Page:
Andy Roddick's best can't stop greatness of Roger Federer

Andy Roddick's best can't stop greatness of Roger Federer


Published : September 6, 2007 / New York Daily News

Andy Roddick, a former champion of the place, threw everything he had at Roger Federer last night at Arthur Ashe Stadium, did that for the first two sets, threw his hardest serves and his hardest groundstrokes, tried to be everything his coach, Jimmy Connors, used to be on tennis occasions like this. It was all he had and all he still is, everything Roddick was supposed to be, for a long time, after he won the U.S. Open in 2003. This was his best game and his best night. And it was not enough. Not nearly enough. He was up against Federer, who did not just show you the best of his sport last night, but the best in any sport.

"I played my ass off tonight," Roddick would say afterward. "I played the right way."

You can take Tiger Woods on a golf course or Alex Rodriguez, the way Alex Rodriguez is hitting a baseball right now for the Yankees. You can take LeBron in basketball or Kobe on nights when he can't miss. Then look at Federer on a night like this, look at his best game. He is the greatest player of this era, on his way to being the greatest of any era in tennis. Roddick came after him for two sets, and kept coming and had nothing to show for it, and by the time he got to the third set, you know that the rest of it was just bookkeeping and accounting at Arthur Ashe Stadium.

Roddick, a tough young guy, a nice young guy with heart and power even if he plays like a meathead sometimes, has one speed in tennis. Federer has all the speeds and he showed all of them off last night. And finally sent Roddick home, 7-6 (5), 7-6 (4), 6-2.

Roddick did not lose his serve in the first set. Did not have a break point against his serve. Lost that set in a tiebreaker. When it was 5-4 for Federer, Roddick got in on him at the net and Federer rolled this backhand past him that came off his racket so cleanly you didn't hear anything at Ashe Stadium until the crowd, a Roddick crowd, had to cheer when it was past their guy. On Federer's second set point, he poured an ace down the middle and was up a set.

Federer was in black. Roddick was in black. Men in black in the quarters of the Open on the second Wednesday night. But one was better, because one is better than everybody in tennis except one guy - Rafael Nadal - on the red clay of the French Open.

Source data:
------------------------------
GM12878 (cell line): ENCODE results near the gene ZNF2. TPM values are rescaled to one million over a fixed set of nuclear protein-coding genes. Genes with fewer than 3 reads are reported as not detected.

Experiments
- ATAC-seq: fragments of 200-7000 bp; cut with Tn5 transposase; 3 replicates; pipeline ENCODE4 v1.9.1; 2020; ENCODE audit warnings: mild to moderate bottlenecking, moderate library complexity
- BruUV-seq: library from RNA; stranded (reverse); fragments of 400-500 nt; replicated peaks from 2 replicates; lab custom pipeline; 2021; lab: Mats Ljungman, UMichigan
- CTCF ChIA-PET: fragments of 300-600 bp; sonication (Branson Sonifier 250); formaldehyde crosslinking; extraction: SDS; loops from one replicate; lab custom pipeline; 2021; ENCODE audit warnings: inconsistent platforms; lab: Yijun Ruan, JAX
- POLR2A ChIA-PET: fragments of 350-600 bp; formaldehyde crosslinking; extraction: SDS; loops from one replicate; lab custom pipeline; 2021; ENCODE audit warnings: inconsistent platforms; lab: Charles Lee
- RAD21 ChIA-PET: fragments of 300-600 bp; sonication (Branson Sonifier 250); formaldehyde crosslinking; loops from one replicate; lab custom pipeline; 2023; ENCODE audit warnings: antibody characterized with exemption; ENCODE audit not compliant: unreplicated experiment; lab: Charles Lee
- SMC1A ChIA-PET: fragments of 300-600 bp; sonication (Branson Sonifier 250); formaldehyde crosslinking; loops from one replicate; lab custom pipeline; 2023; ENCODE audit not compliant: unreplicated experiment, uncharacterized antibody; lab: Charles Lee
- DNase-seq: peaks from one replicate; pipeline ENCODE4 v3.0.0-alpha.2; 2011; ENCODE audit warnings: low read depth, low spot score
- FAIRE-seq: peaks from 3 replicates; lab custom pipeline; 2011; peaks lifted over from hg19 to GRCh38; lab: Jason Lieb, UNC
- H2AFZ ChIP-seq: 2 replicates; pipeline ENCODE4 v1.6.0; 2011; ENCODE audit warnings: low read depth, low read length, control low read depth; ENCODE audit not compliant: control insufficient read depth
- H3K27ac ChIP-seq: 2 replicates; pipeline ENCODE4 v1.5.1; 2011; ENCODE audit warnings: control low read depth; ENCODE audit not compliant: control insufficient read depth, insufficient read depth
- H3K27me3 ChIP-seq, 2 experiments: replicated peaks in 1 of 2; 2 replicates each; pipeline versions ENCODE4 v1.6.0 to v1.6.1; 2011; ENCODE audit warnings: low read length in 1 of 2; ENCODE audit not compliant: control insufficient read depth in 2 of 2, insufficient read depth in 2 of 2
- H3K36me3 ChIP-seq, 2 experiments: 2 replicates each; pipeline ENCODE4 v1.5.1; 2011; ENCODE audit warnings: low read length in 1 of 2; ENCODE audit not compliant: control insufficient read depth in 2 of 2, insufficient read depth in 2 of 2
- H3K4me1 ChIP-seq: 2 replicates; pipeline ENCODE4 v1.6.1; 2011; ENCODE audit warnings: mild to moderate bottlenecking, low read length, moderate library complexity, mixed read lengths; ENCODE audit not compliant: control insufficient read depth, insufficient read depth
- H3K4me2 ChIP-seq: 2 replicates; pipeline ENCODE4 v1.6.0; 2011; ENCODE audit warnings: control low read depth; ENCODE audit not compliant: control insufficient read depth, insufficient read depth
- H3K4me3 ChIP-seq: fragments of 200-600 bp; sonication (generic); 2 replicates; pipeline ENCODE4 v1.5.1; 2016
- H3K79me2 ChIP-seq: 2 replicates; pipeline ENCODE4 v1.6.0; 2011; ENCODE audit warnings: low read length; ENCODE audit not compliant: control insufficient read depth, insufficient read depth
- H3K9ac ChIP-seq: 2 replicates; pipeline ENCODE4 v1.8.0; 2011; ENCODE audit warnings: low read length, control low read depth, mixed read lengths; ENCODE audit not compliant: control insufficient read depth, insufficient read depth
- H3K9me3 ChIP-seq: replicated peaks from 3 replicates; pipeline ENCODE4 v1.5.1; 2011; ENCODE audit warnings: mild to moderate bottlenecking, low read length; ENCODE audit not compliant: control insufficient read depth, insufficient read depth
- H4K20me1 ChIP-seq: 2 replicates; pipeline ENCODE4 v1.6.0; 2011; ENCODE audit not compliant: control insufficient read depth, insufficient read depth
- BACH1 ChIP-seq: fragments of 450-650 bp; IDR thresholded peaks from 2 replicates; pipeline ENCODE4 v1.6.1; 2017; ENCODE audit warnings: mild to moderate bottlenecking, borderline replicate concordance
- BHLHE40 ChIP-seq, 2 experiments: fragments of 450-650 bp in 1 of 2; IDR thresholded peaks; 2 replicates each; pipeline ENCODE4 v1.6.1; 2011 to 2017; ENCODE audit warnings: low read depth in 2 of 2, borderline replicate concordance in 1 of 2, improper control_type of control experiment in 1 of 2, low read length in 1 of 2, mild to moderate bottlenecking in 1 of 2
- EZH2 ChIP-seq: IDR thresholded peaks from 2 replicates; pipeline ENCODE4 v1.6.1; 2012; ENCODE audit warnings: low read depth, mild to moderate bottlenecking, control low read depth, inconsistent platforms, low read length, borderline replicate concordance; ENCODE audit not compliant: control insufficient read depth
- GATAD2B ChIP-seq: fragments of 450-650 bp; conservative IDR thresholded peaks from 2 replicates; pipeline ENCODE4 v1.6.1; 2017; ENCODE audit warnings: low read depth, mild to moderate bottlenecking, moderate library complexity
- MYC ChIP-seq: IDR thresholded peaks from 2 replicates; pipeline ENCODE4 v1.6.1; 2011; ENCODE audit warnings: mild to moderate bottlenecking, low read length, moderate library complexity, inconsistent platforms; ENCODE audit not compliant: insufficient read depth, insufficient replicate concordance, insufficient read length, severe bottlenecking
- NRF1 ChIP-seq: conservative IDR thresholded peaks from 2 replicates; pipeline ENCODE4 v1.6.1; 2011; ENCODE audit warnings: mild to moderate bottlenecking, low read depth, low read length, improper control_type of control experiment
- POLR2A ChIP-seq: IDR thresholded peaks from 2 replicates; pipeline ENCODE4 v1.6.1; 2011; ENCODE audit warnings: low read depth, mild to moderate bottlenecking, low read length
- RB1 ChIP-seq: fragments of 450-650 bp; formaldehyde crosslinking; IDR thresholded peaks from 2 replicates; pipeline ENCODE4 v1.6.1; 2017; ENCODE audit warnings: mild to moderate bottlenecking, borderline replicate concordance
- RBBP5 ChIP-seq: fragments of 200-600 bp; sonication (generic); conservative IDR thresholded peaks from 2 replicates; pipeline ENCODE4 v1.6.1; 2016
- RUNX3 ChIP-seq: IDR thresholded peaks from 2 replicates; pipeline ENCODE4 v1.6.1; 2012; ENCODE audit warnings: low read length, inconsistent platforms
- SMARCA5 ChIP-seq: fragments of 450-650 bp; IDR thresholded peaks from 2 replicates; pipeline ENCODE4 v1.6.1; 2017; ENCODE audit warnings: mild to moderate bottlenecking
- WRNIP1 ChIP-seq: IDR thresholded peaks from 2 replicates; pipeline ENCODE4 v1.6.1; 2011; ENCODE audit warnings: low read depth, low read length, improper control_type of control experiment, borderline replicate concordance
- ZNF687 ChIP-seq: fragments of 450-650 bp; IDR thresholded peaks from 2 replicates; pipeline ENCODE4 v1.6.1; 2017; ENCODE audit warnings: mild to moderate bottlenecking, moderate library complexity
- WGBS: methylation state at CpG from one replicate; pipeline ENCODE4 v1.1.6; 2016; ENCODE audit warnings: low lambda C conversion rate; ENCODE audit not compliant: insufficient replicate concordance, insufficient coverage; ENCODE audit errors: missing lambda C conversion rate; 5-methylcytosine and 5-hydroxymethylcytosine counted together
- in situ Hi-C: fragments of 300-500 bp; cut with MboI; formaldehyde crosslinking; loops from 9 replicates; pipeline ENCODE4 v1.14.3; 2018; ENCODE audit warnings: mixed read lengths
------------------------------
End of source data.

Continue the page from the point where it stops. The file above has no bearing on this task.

Roddick came back at him in the second set, came at him the way he had in the first, came at him as if he would do that into the middle of the night. He had lost to Federer in the Australian Open, lost badly from 4-all in the first set, could only get two games off him after that. He was 1-13 against him lifetime and had lost the last Open final.

But this was the Open, which he owned once, this was New York.

This was his best game.

Didn't matter last night at Ashe.

"This is the Roddick I watched when he won the Open," Connors had said the other day, and then talked about how Roddick's swagger was back. He had brought all of that to the second Wednesday night of the Open. And did not get broken in the second set. Did not have a break point against him again. Roddick is the one who had the break point, in the eighth game of the second set. He got a second serve from Federer and tried to hit it too hard and saw it float long. Federer got out of the game.

And then late in the second-set tiebreaker, he hit one shot that was the beginning of the end for Roddick, a shot that reminded everybody at Ashe, as if they needed reminding, just who it was they were watching. At 4-all, Roddick hit a serve 140 mph into Federer's body. It must have come back, off Federer's backhand, at 141. It came back at Roddick's feet and he missed, and Federer served out the set from there.

Now he was up two sets.

Now he was Pete Sampras against Andre Agassi on another second week at the Open, when they played all tiebreakers and Sampras won. Only Roddick was done. Federer finally broke him to 4-2 after a long rally, getting Roddick to miss. Now Federer was the one who yelled at Ashe.

A few minutes later it was over. On the court, Federer was asked about his next opponent, Nikolay Davydenko. Federer smiled when asked about Davydenko.

"I have a pretty good record against him," he said. "I've never lost."

Roddick was gone by then, off the court, into the locker room. Nothing for him to say. His best night. His best game. Not nearly good enough. Not against the other guy in black.